Could taking your birth control pill be giving you a headache? Headaches are widely viewed as a common side effect of birth control pills. Is the pill itself to blame for your headache?
To understand why your head hurts and how to prevent it, you need to understand how birth control pills work and what effect they have on your body’s hormones.
Birth control pills, also known as oral contraceptives, prevent pregnancy by changing the way your body releases hormones. Hormones are powerful chemicals that your body uses to function. Organs called endocrine glands create them. These include your pituitary gland, thyroid, and pancreas.
Birth control pills prevent pregnancy from happening by preventing the release of estrogen, which prevents an egg from being released. They thicken the cervical mucus, which makes it harder for sperm to reach an egg that may have been released. Birth control pills also thin the lining of your uterus, which prevents a fertilized egg from attaching to it.
The two main kinds of birth control pills are the combination pill and the progestin-only pill.
These contain two synthetic hormones called estrogen and progestin. The hormones work together to keep your body’s estrogen levels steady. This stops ovulation and the release of a mature egg. The combination pill also changes the cervical mucus and uterine lining to help prevent pregnancy.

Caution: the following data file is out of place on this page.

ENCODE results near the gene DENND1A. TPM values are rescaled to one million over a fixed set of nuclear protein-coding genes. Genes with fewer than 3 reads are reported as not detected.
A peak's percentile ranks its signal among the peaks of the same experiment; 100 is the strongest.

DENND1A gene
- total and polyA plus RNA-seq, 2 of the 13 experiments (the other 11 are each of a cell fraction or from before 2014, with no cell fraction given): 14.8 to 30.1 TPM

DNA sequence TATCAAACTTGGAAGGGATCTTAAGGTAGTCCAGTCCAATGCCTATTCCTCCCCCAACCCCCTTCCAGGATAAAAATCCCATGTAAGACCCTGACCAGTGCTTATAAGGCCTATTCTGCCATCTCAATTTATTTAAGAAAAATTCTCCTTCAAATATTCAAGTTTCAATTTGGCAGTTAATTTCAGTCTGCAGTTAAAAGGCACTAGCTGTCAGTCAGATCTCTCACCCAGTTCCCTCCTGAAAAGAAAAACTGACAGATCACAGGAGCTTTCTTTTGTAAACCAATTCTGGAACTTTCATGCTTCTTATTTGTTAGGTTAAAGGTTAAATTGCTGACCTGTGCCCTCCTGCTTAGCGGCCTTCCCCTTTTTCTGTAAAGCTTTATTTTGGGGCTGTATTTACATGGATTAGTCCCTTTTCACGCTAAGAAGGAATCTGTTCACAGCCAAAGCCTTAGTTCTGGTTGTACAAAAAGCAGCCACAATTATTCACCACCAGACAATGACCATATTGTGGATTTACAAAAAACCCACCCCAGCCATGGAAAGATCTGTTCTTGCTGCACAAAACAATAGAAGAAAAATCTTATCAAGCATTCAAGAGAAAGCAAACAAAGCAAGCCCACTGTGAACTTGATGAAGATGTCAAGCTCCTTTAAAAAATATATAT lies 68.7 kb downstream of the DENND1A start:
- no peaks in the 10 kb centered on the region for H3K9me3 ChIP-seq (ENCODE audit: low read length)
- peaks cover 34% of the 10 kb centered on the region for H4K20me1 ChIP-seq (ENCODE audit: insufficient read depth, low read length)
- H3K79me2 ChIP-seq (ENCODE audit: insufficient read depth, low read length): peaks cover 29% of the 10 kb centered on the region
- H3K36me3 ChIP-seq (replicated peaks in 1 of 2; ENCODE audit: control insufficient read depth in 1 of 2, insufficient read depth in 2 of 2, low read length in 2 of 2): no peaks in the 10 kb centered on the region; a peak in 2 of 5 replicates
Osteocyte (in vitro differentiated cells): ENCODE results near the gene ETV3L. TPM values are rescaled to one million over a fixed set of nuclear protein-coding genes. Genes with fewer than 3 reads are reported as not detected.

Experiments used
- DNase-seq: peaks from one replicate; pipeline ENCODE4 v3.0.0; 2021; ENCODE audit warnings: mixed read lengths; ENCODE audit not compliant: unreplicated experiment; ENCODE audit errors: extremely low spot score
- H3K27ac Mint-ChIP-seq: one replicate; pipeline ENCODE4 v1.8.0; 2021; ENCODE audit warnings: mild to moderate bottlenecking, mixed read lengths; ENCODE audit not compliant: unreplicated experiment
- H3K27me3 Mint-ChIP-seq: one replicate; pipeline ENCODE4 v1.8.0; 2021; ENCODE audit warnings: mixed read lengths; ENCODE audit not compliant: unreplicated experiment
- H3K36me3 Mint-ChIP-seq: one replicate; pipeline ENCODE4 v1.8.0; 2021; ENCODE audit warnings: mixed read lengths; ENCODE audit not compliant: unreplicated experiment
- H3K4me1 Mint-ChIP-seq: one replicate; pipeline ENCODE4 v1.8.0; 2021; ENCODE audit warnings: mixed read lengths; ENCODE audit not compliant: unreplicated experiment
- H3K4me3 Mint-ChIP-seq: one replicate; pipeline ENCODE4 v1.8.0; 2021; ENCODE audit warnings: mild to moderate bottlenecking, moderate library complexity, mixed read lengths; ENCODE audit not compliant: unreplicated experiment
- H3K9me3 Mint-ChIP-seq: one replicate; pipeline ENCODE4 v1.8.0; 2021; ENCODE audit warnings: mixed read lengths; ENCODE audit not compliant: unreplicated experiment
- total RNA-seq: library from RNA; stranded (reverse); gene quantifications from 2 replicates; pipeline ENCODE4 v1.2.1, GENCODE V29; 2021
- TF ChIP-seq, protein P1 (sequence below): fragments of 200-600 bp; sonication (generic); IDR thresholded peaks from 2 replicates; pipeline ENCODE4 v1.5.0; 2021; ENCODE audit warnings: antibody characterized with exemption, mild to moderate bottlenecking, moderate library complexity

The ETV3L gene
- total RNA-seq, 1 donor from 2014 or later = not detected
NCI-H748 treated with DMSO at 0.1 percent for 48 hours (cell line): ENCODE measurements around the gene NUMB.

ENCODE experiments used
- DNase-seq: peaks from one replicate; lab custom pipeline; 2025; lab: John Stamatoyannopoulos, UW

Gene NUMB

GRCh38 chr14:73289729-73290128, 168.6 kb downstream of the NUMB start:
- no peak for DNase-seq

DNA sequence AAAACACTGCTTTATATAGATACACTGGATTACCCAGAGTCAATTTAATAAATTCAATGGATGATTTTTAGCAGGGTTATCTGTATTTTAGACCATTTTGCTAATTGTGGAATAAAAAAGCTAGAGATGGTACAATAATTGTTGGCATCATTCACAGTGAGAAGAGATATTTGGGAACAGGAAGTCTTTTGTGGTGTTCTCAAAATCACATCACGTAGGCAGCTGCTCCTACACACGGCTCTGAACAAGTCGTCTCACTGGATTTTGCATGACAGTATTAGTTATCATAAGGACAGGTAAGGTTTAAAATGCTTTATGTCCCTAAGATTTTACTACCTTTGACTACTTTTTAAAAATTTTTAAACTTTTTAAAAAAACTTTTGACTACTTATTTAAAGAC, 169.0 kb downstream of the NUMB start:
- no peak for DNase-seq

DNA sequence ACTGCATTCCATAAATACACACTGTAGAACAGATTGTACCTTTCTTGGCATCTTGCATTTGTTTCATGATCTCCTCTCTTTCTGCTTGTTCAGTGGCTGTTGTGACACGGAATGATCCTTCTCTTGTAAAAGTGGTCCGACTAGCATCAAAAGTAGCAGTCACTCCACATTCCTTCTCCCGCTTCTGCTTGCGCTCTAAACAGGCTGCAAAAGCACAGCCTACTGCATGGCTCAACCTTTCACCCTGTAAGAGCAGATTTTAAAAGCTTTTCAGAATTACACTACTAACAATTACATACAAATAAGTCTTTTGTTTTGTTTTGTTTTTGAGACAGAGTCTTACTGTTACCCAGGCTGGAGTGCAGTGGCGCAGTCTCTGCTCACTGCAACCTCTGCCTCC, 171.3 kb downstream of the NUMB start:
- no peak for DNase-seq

Combination birth control pill packs usually come in packs of 21 or 28 pills. Each pack has 21 active pills containing hormones. With a 21-pill pack, you take the birth control pill every day, once per day, for three weeks. On the fourth week of the month, you take no pills. Menstrual bleeding will occur during this one-week break.
Birth control packs containing 28 pills follow a similar pattern. Instead of taking a one-week break every month, you take one week of inactive or reminder pills which are placebos. The inactive pills don’t contain any hormones. These pills are meant to make it easier for you to remember to take your birth control pill by maintaining the daily habit.
Combination birth control pills also come in a continuous dose option. This option can reduce the number of periods you have from 12 to 13 per year to four or less per year.
As their name suggests, these pills only contain the hormone progestin. They’re also called minipills. Minipills contain less progestin than combination birth control pills. The hormone focuses on altering your body’s cervical mucus and uterine lining to prevent pregnancy. Because these don’t contain estrogen, progestin-only pills only sometimes prevent ovulation.
Progestin-only pill packs don’t contain inactive or reminder pills. You take the minipill every day. These may be a better option for you if your body can’t tolerate estrogen.
Fluctuations in hormone levels caused by the menstrual cycle can trigger headaches for some women. For some of these women, birth control pills can actually help reduce how painful these headaches are and how often they occur. This is because the pills can even out their estrogen levels.
Other women may find that the drop in estrogen that accompanies menstrual bleeding can cause or worsen their headaches.
Birth control pills aren’t strictly to blame for this. Whether you’re taking birth control pills or not, the reduction in estrogen that accompanies menstrual bleeding may put your body into a kind of hormonal withdrawal.
Both combination birth control pills and progestin-only pills may cause headaches as a side effect. Additional side effects of birth control pills may include:
- breast tenderness
- high blood pressure
- irregular menstrual bleeding or spotting between periods